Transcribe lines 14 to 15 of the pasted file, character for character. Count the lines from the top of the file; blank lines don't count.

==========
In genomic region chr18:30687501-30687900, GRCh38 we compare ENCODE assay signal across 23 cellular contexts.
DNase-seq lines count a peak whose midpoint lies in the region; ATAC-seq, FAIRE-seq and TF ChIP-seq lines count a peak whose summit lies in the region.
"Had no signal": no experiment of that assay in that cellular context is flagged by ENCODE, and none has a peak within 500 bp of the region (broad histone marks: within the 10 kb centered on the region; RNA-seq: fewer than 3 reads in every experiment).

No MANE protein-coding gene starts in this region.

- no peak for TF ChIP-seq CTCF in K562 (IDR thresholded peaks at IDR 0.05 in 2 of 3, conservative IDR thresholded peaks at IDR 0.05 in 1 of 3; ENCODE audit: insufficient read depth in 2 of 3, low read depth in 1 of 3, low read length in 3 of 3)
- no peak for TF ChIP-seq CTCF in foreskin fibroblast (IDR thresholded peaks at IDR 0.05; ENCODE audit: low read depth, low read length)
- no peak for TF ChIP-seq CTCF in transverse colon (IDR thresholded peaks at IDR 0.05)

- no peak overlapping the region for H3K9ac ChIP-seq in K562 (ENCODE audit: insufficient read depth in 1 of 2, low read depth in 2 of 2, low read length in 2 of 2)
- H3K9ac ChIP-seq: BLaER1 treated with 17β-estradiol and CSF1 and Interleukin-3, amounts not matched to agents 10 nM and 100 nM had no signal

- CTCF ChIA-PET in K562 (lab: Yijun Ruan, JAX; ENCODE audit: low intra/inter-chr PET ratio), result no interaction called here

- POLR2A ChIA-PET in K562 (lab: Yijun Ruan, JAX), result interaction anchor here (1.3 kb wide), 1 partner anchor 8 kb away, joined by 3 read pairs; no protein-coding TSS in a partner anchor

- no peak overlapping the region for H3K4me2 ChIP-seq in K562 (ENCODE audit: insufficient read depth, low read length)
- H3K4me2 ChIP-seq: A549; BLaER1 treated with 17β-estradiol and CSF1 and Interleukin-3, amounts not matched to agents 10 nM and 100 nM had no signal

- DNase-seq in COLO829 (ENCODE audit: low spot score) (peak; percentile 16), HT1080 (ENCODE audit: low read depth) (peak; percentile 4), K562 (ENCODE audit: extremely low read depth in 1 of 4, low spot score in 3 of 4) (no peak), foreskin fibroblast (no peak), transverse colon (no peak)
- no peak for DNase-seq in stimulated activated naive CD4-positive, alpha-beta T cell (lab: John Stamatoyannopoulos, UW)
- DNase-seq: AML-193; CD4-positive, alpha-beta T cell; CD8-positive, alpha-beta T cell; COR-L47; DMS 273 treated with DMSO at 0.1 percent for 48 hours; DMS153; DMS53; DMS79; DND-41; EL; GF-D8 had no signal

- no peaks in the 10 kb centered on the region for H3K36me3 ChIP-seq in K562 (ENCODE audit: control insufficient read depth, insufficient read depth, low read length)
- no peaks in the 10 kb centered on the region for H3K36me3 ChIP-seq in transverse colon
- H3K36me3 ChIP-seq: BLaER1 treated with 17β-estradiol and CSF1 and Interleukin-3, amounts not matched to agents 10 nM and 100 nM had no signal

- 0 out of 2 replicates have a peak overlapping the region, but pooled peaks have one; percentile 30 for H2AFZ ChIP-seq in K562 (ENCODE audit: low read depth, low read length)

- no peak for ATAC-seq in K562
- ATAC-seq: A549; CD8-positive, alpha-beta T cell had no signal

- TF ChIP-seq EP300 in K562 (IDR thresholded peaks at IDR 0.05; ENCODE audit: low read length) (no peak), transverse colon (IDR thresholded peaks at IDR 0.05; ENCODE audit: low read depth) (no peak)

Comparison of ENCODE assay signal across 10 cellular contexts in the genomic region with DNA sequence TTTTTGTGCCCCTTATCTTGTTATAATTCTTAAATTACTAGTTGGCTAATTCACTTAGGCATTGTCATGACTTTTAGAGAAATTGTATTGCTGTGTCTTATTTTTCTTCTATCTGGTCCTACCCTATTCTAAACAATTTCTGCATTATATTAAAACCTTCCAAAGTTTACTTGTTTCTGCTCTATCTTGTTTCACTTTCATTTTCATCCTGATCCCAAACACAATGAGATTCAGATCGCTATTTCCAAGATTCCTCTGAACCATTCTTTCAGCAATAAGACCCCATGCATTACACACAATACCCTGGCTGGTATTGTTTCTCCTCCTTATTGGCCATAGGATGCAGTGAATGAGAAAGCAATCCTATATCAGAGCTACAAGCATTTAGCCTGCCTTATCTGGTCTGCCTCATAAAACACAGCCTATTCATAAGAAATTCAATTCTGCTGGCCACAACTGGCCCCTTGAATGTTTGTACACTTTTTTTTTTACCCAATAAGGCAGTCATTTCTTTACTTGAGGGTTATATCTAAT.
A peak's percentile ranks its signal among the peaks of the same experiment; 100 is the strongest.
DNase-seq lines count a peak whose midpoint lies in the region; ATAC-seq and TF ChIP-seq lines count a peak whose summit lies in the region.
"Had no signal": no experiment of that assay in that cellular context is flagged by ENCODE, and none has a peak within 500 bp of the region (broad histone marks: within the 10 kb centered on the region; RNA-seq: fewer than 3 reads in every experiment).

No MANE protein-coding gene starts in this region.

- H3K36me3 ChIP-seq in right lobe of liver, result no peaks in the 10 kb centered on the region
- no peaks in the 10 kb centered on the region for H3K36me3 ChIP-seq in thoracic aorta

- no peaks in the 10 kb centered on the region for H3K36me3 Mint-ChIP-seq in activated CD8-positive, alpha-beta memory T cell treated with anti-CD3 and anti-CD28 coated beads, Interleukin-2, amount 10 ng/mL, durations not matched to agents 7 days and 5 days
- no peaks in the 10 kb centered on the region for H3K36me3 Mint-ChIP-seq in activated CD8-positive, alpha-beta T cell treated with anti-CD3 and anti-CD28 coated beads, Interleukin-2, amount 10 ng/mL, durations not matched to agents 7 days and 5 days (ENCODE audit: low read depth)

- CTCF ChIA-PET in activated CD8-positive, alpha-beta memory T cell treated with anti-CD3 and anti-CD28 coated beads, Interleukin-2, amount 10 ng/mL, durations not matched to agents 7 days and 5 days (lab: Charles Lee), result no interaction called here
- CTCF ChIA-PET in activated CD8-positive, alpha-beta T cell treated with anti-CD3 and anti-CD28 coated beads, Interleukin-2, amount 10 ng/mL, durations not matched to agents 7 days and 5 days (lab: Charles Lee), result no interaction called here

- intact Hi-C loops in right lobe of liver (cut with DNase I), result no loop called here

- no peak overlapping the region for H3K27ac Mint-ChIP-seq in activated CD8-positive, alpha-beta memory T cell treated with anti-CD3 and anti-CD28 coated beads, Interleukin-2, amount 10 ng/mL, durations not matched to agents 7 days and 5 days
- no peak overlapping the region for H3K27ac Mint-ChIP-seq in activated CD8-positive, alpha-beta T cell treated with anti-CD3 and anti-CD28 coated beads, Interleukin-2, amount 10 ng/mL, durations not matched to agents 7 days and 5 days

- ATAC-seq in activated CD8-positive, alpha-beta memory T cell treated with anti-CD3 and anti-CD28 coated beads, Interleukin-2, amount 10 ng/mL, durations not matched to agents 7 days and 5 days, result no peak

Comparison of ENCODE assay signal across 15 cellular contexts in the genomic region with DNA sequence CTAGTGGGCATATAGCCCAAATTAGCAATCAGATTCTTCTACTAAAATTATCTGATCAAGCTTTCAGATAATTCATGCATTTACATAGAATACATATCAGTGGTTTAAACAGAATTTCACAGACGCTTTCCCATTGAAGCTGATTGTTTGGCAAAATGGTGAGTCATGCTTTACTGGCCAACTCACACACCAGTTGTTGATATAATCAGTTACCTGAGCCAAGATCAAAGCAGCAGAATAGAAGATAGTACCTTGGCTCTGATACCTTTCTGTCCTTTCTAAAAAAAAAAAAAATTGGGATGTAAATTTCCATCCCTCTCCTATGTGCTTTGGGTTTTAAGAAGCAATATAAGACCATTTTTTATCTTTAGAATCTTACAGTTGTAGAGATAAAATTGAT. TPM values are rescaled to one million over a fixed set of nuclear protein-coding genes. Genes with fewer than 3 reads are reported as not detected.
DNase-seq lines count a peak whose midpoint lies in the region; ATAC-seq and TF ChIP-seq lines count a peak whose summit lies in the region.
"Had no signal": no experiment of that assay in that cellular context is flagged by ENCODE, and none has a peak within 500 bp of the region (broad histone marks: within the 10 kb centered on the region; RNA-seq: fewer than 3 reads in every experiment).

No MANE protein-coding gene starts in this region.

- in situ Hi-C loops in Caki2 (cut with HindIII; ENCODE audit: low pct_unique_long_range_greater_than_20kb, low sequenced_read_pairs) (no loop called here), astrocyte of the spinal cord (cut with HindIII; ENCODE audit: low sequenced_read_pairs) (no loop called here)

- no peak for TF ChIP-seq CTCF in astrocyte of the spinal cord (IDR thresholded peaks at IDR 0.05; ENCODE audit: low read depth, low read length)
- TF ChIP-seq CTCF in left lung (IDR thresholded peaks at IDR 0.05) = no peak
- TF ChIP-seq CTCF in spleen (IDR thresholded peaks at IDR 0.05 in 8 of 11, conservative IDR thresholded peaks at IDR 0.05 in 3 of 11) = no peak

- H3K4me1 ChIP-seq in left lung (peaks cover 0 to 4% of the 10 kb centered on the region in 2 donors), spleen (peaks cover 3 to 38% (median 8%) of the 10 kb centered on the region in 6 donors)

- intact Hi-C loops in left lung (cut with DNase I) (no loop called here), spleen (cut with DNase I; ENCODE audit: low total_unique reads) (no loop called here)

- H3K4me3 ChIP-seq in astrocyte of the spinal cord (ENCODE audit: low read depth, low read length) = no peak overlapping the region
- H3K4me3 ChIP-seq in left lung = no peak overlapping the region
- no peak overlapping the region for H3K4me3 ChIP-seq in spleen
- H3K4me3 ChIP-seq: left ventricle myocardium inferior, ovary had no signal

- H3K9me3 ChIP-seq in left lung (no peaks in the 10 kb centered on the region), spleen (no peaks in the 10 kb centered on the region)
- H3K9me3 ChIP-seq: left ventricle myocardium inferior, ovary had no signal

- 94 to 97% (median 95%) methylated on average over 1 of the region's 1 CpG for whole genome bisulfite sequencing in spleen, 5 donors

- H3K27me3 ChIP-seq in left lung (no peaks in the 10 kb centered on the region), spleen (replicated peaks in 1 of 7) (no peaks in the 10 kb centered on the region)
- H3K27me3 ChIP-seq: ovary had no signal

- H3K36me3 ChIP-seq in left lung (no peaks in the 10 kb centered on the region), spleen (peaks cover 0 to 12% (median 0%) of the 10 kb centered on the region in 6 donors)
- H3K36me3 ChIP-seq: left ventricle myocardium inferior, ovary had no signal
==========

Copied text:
- DNase-seq in COLO829 (ENCODE audit: low spot score) (peak; percentile 16), HT1080 (ENCODE audit: low read depth) (peak; percentile 4), K562 (ENCODE audit: extremely low read depth in 1 of 4, low spot score in 3 of 4) (no peak), foreskin fibroblast (no peak), transverse colon (no peak)
- no peak for DNase-seq in stimulated activated naive CD4-positive, alpha-beta T cell (lab: John Stamatoyannopoulos, UW)